On this page: A simple explanation of combination analgesia using Panadol and Panadeine Forte

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How to use Panadol (Tylenol, paracetamol, acetaminophen etc) and Panadeine Forte (which contains codeine as well as paracetamol/acetaminophen) to relieve chronic pain due to cancer

 

by Dr Gordon Coates

 

Last Updated: May 2012

 


To download this article in PDF format, click HERE.

To download a free eBook about the MANY other ways in which cancer pain can be treated, click HERE. (Alternatively, you can read that book online, starting HERE.)


Disclaimers

This article, written by a senior medical practitioner with considerable experience in palliative medicine and hospice care, is offered purely for educational purposes. Nothing in it should be taken as therapeutic advice for any particular patient. Mention of any trade (brand) name should not be taken as an endorsement of the brand or its manufacturer.

Cautions

It is very dangerous to make changes to a patient's medication without first discussing those changes with the patient's doctor. The doctor must always know exactly what the patient is taking, as virtually all medications can cause unwanted side effects and interact in various ways with other medications.

Importantly, this also applies to "natural", "alternative" or "complementary" therapies, many of which have significant interactions with prescribed medications. So even if you feel that the current pain management is not optimal, never make any changes without first discussing them with the doctor.

About the Author

As this is the first article in the Pain Management section at Wanterfall eBooks, I will very briefly explain my background. I have been a medical practitioner since 1970, spending the first ten years as a family doctor and the next twelve as a Hospice, Palliative Care and Pain Management specialist, before returning to general, geriatric and palliative community-based care in 1993. Since 2007 I have mainly been writing books and articles for a non-medical readership, and publishing them here at Wanterfall eBooks.

Simple Measures

Many cases of chronic pain without a curable cause, including much of the pain caused by advanced cancer, can be relieved by remarkably simple measures.

In most cases, taking regular doses of the right combination of opioid and non-opioid analgesics is the best starting point. This, together with any appropriate active treatment for the underlying condition, is often all that is required to keep a patient pain free for life. In other cases, more complex pain management techniques are needed to achieve this result. (The many ways in which cancer pain can be treated are discussed in my free eBook entitled How Cancer Pain is Treated, which is available from the downloads page and may also be read online, starting HERE.)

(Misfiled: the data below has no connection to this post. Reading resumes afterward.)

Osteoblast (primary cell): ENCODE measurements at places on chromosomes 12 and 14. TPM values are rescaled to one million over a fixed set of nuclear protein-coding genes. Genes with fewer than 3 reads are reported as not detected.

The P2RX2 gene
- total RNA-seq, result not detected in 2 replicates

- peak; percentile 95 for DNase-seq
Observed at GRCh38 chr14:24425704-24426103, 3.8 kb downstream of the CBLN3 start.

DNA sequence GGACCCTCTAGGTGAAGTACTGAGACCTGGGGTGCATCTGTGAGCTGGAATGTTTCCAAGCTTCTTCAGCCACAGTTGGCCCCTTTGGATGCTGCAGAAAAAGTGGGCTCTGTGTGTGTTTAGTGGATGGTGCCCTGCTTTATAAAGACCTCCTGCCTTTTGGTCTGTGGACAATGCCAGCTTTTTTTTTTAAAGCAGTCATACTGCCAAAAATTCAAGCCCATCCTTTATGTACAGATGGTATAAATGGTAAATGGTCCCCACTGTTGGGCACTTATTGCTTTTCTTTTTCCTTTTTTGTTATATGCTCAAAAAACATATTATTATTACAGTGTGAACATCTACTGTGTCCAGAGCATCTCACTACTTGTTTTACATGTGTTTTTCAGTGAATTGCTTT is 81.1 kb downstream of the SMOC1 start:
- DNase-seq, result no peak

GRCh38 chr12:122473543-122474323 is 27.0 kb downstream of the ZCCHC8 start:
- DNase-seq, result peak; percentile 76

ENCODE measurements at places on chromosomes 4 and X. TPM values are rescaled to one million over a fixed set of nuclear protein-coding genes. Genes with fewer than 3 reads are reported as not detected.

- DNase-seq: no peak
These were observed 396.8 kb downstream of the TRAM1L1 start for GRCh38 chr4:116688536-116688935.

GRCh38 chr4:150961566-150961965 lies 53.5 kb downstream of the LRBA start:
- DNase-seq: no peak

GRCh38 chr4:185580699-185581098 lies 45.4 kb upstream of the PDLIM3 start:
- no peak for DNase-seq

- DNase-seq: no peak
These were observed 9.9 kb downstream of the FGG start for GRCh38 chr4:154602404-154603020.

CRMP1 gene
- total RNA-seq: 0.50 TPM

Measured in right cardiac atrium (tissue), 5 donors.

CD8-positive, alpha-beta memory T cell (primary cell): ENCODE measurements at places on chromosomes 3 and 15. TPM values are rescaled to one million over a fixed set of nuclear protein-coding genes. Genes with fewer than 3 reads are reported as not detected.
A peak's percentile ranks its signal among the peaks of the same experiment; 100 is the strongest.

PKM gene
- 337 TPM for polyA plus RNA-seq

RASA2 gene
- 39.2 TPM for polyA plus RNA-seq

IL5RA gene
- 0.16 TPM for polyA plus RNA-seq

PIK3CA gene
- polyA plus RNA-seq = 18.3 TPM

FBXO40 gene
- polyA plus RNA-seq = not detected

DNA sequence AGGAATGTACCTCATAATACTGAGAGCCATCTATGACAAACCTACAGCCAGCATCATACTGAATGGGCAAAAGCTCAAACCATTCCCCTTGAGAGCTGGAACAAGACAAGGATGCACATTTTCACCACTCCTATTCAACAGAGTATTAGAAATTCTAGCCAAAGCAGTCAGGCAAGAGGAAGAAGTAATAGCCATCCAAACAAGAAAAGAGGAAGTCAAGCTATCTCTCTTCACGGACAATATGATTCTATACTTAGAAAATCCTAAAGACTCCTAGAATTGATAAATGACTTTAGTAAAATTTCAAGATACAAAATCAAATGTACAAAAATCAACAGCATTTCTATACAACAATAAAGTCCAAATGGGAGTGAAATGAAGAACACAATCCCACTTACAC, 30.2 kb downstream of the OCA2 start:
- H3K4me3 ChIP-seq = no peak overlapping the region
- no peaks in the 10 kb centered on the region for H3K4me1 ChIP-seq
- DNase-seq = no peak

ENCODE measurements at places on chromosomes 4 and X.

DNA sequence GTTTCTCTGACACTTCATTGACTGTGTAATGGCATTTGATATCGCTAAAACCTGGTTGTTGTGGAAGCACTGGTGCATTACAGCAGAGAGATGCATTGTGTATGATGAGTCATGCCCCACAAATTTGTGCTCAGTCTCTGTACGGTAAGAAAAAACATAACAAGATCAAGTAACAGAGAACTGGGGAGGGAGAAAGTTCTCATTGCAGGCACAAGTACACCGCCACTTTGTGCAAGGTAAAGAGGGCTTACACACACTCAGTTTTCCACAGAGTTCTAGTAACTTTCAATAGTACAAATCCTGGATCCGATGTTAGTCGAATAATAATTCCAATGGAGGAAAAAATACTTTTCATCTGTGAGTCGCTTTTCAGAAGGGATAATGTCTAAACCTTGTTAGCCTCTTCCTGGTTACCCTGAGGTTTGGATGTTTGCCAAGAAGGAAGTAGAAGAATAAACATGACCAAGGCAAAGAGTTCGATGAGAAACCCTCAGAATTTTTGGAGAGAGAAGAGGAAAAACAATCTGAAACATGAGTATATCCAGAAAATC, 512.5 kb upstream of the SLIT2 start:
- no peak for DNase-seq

Two Well Known Tablets

I have chosen two well known tablets – Panadol and Panadeine Forte – as my examples, but many alternatives exist. The same basic principles apply, regardless of which particular medications are used.

Panadol is a well known brand of paracetamol (acetaminophen). This is a very well tolerated non-opioid analgesic. Each Panadol tablet contains 500mg of paracetamol as the only active constituent.

Panadeine Forte tablets, from the same manufacturer as Panadol, contain 30mg of codeine and 500mg of paracetamol in each tablet. Codeine is a useful, though not particularly strong, opioid analgesic which can be extracted from opium. (In practice, it is usually synthesised from morphine instead.)

Cut to the Chase?

If you are not interested in what I have to say about why I have to say what I have to say, you can jump to the tablet-taking steps, under the heading Finally - the Tablets, by clicking HERE. However, you will almost always get better results if you understand why you are doing what you are doing, so I hope that if you click on that link now, you will come back and read the explanations later.

Why Paracetamol?

Quite simply, I have chosen paracetamol (acetaminophen) as my example of a non-opioid analgesic because it works extremely well in combination with opioid analgesics, and most people can take it without the slightest difficulty. (For more information about non-opioid analgesics, also known as simple analgesics, click HERE.)

Why Not Aspirin?

Equally simply, I have not chosen aspirin as my example of a non-opioid analgesic because, although aspirin and other "non-steroidal anti-inflammatory drugs" (NSAIDs) sometimes work better than paracetamol (acetaminophen), many people simply cannot take them at all.